Sunday, March 25, 2012

Stuffed with Literary Food

"E. B. White said, 'All that I hope to say in books, all that I ever hope to say, is that I love the world,' " 
and Kate DiCamillo stated in an interview in 2006 "That's the way I feel too." 
This is a picture of the author at the world premiere of her book Tale of Despereaux. Not only was this book adapted into a movie but previously the book had won the prestigious Newberry  Medal Award. 
Today is Kate DiCamillo's birthday. Her impressive prolific list of books begins in 2000 with Because of Winn Dixie, a sweet story about a girl and her dog. This book was a Newberry Honor winner.
I am sure all her fans have their favorite and mine just happens to be The Miraculous Journey of Edward Tulane. No matter how many times I read the book the last two pages bring me to tears. It is a very touching story of Edward, a toy china head rabbit, who begins the story belonging to a young girl named Abilene.  After a series of misfortunes starting being lost at sea, Edward's incredible journey begins with a succession of owners who rescue him and a surprise ending. I was excited to read that this book will be adapted into a film as well as another book of DiCamillo, Magician's Elephant .  
DiCamillo spent most of her childhood in Florida. But lucky for us here in Minnesota she came to this area after college. DiCamillo had several part time jobs; working in a book warehouse, a used bookstore and then her writing career took off. Today she is a very successful writer of picture books, middle level chapter books and a recent series of early chapter books on Mercy Watson, the pig.  
Be sure to check her work out at the library and local bookstores.
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Some noteworthy adult books you might think about reading include:
March by Geraldine Brooks 
This is a story crafted from a character in Little Women, the absent father. March is a man  who leaves his family behind to aid the Union cause during the Civil War and returns home a haunted man. 
Caleb's Crossing by Geraldine Brooks
I consider Brooks a master of historical fiction. Since I really enjoyed her previous book March  I was anxious to read this one.
Brooks had limited information on Caleb, a young man from Martha's Vineyard, who was the first native American to graduate from Harvard in 1665.  She skillfully wove a story of his life using Bethia Mayfield as the narrator. Bethia, a strong female character is ahead of her times in thinking. She is a daughter of a Calvinist minister who finds it hard to accept that girls are denied access to education something she really wants for herself.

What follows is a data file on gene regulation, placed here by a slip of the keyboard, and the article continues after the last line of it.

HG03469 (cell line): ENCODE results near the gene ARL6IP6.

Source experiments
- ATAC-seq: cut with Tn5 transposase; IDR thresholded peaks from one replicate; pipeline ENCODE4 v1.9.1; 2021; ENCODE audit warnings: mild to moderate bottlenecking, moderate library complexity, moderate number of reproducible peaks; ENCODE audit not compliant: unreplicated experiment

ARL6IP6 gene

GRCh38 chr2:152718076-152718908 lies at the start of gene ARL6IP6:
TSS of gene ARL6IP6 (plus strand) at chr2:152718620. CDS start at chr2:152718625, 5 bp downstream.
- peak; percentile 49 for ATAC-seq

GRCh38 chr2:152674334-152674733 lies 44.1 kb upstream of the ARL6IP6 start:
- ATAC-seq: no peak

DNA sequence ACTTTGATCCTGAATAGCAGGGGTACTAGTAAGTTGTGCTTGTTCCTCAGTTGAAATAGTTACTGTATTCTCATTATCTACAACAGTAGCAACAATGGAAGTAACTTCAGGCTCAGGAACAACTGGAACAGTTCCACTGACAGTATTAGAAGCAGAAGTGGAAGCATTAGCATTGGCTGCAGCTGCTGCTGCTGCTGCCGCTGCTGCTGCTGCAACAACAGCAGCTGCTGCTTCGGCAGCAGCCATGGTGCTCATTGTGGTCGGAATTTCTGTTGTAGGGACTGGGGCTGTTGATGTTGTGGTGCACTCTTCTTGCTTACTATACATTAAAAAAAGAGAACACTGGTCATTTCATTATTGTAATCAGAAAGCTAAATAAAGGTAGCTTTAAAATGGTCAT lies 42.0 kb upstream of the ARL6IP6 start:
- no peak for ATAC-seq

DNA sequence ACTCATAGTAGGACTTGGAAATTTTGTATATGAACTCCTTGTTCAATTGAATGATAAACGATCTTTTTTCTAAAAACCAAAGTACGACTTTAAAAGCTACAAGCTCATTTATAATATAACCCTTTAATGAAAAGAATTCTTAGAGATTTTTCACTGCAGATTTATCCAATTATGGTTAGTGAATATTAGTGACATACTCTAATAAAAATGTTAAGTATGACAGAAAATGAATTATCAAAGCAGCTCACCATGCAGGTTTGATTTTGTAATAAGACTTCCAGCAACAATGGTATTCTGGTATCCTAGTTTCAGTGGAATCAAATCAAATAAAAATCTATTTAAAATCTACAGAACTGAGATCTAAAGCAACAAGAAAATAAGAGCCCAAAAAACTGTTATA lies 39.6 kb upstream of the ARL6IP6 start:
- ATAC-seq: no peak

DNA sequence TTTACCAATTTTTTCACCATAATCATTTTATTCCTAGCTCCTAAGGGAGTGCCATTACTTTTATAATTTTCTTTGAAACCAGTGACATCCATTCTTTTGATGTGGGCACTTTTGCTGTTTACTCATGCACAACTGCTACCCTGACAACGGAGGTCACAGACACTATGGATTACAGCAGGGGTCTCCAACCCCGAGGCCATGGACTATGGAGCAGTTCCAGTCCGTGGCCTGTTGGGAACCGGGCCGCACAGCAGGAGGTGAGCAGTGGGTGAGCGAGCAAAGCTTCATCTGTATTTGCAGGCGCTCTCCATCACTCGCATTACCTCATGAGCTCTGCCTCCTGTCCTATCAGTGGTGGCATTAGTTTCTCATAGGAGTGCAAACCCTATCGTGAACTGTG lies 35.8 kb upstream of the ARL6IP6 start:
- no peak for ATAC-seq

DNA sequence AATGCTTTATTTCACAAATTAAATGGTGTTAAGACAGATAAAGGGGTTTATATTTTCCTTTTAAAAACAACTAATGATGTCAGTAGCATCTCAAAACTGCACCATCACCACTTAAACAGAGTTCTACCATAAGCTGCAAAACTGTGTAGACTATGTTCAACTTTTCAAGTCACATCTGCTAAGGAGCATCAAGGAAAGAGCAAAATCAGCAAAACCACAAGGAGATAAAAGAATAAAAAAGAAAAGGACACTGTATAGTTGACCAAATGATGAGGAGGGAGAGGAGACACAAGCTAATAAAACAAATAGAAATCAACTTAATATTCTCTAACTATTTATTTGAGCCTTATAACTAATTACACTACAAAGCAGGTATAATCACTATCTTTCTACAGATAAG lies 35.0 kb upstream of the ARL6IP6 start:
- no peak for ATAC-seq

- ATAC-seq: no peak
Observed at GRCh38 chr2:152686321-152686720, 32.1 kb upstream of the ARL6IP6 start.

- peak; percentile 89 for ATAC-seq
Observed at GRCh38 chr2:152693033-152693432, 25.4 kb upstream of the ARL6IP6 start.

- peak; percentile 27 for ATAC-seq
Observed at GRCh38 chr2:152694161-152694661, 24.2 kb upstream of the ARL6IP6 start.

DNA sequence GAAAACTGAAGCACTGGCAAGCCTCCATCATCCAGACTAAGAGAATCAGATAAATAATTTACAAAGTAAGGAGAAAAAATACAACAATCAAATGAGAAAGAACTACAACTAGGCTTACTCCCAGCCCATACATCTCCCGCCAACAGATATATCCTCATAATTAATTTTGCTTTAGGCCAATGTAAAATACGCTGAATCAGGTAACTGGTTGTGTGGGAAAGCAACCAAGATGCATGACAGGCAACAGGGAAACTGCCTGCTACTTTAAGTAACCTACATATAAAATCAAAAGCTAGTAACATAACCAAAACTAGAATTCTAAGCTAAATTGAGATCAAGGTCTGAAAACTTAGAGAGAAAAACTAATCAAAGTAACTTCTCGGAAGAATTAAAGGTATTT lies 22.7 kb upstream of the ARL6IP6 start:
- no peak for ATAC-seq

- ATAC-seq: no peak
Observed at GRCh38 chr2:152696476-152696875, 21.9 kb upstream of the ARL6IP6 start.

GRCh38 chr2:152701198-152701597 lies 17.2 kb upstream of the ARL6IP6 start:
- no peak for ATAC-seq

She encounters Caleb, a young son of a chiefton near her settlement and forms a friendship with him. The title refers to Caleb crossing from native tribal culture to English white culture. There has been some criticism of the title. Some think the story is more about Bethia crossing from girlhood to womanhood. It is a point well taken but read the story and judge for yourself.

Breaking Night by Liz Murray
This book takes your breath away with the chaos and heartbreaking memoir story of Liz Murray. She is a neglected daughter of two drug addicts who eventually die of Aids. Murray leaves home at 15 and is homeless. At 17 she decides to turn her life around. She enrolls in high school and graduates within two years. Focusing on her parent's bad example (what not to do) she sets her goals even higher and wins a New York Times Scholarship for Needy Students. Murray then goes on to graduate and later forms her own company Manifest Living.  It is an organization that provides a series of workshops that empower adults to create extra ordinary things out of their lives. I was surprised when reading Murray's story that she does not write with self pity nor show anger towards her parents on their lack of parenting. Her determination to turn her life around is quite extraordinary story. 

Paper Garden: An Artist Begins Her Life's Work at 72 by Molly Peacock.
This is a true story but it often it reads like historical fiction. The author who is a poet and memorist, tells the story of Mary Delany. She is an 18th century woman who created 985 (scissors cut) botanically accurate representation of flowers after the age of 72. The book is a combination of Mary Delany's life and the author Molly Peacock's life is woven in the story. The authors shows Delany's life to be a work of art. She was an artistic talented woman who showed courage and diligence to improve her family's place in society.  Delany invented paper collage. She called it mosaick. The book is stunning with the photos of these mosaicks. 
I was at a book talk awhile back and found out that many of these flower mosaick designs have been copied onto bowls and plates. One of the speakers had some actual dishes to show.  Many of Delany's original mosaick designs are stored in England at the British Museum where they are displayed from time to time. One thing to take away from the book is it is never too late to reinvent yourself :)

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